But this does depend on where renewal and upselling sits in your business. I tend to find that if it sits under the CRO, account executives will run the renewal and expansion piece. However, I think it makes sense to integrate this function into CS, because you get a 360-degree view of the book of business in one place, getting insights about the health of the customer from the rest of the CS team which can drive renewals. In any case, you should differentiate between new logo deals and renewal/expansion deals in incentive and compensation plans to maximise revenue potential and avoid spinning wheels.

All that said, the exact order depends on the complexity of your product and the depth of knowledge required during implementation, the service you’re offering, and the time it takes to get the customer to value.

What you should be measuring early on

At the onboarding and implementation stage, you want to strive toward speeding up that process and getting the customer to value as quickly as possible.

So, from the start, measure time-to-implement. It might be horrendous in the beginning, but that doesn’t matter. It’s also the time to cultivate your customer champions who are key in reducing churn, identifying opportunities for growth, and making sure relationships are retained over time.

The commercial team should focus on revenue growth. That means tracking monthly or annual recurring revenue (MRR / ARR) and monthly dollar retention (MDR), managing churn, and shooting for an expansion and upsell target. They should also be capturing references and case studies, because ultimately it will help them sell more.

There’s a lot you can track in support, but the key ones are first response time, time to resolution, and some customer satisfaction score like CSAT or NPS. The support team should also create knowledge bases and help articles so customers can self-serve, which not only improves the customer experience but allows you to scale faster by reducing support demands.

When it comes to tooling, you don’t need to buy something as extensive as Gainsight in the early years (although if you have the budget it can save you time down the road). There are numerous other, less costly tools that can do just as good a job, for example ChurnZero and Planhat. The most important thing is how well they integrate with the rest of your systems.

How to act on customer feedback

I’d consider two strategies here.

  1. Create an advisory board of your top five customers. I’ve usually run this as a dual initiative between CS and Product, with those customers invited in quarterly to give direct feedback to the heads of product and some developers. Your customers feel like they’re being heard and getting a more tailored service, but it also gives you a soundboard and allows you to set expectations for what you’re building and why you’re building it – or why you’re not building something.
  2. I’d also regularly share customer feedback across departments. The town hall format or something like a “latest and greatest” seminar have worked well with my CS teams. These are opportunities to discuss what’s been developed over the last 12 weeks or so, what’s on the product roadmap for next 12 weeks, and any adjustments to the roadmap. This helps keep everyone aligned on product strategy and ensures that the development team can see the impact of their work on customers.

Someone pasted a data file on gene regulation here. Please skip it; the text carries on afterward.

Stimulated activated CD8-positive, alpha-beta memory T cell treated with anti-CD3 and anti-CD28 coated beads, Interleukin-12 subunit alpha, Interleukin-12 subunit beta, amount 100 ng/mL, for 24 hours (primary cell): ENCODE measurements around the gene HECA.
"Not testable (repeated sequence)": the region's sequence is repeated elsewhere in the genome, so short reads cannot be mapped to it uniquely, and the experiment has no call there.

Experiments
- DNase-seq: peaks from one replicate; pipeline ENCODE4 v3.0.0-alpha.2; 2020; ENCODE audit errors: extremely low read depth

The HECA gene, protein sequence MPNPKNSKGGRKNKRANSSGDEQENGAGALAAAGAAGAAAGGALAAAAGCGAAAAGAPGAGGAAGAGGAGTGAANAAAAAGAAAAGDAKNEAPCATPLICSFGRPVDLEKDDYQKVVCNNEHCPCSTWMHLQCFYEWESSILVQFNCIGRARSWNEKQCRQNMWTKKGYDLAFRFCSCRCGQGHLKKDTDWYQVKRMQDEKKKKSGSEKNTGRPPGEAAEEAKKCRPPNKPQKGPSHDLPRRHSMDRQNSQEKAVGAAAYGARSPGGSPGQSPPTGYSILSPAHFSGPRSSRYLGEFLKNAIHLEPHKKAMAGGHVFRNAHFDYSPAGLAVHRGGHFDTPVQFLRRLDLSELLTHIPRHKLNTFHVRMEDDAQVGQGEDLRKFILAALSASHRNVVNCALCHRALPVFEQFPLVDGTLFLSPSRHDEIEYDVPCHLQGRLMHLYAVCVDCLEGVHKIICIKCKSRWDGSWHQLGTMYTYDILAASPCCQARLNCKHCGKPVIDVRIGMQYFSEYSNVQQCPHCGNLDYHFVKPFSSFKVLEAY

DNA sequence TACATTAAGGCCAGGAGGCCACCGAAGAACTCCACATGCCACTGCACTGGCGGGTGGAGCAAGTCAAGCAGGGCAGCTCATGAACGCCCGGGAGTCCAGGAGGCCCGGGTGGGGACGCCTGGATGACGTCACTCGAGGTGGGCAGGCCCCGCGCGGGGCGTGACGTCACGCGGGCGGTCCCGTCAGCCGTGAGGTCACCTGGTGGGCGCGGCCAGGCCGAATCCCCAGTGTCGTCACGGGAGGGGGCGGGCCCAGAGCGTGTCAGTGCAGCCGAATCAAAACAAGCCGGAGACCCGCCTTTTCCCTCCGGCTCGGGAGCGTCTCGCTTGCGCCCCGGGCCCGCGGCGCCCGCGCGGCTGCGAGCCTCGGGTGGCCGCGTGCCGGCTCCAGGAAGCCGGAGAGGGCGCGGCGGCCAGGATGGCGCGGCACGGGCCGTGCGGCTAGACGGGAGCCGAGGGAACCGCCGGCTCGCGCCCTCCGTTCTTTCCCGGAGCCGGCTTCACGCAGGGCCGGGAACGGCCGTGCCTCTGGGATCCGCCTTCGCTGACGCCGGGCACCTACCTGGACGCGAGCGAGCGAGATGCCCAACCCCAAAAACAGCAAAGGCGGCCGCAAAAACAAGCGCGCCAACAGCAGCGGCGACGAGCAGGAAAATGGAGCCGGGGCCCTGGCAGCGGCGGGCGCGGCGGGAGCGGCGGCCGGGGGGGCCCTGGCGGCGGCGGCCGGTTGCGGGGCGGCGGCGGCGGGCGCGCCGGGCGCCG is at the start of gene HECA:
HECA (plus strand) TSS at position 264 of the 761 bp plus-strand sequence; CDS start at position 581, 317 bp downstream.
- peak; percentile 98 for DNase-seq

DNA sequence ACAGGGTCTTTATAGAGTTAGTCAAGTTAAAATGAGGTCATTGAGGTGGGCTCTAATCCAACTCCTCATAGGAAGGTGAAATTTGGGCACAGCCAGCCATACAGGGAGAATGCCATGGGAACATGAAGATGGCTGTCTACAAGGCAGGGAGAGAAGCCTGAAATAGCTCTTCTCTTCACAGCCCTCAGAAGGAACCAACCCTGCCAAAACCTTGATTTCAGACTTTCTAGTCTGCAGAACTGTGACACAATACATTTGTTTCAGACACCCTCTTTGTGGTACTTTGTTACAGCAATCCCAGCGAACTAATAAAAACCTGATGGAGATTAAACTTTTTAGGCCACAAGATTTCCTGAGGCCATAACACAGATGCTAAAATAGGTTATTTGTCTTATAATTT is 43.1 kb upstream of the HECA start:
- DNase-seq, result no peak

Getting customer segmentation and service levels right

As you grow and the type or size of your customer changes, you’ll want to further specialise your CS function.

Consider creating an enterprise team. Each individual would manage a smaller book of business, focusing on more in-depth customers with higher expansion and upsell targets. Those are the customers that perhaps have greater growth opportunities through different locations and branches and they need one individual that really understands their game and what they're doing to help them grow.

You’ll also want to implement a system to tier your customers, assigning a health score to each to determine the appropriate level of service. For example, once the top 20% of your customers generate 80% of your revenue, assess which tiers can transition to self-service, reducing the need for personalised interaction without compromising on support quality. This will help you recognise the right time to positively churn some of your less profitable, high-demand early customers.

For that purpose, it’s helpful to create a maturity or complexity matrix against which you can mark new logos and prioritise service based on revenue numbers and implementation details. That allows you to be mindful of who are your mature best fit customers versus those that are probably going to fall by the wayside down the road.

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Those are the sort of things I’d be thinking about as a founder building out a CS function. The first thing is getting the right hires in, reflecting the right customer journey, and interacting with the right departments internally while you’re capturing the right content and measuring the right metrics. Then you need to look at how you’re going to flex up your CS team to reflect your book of business and the changing size and demand of your customers, and how you’re going to start using tooling to capture the right data to make the right data-driven business decisions.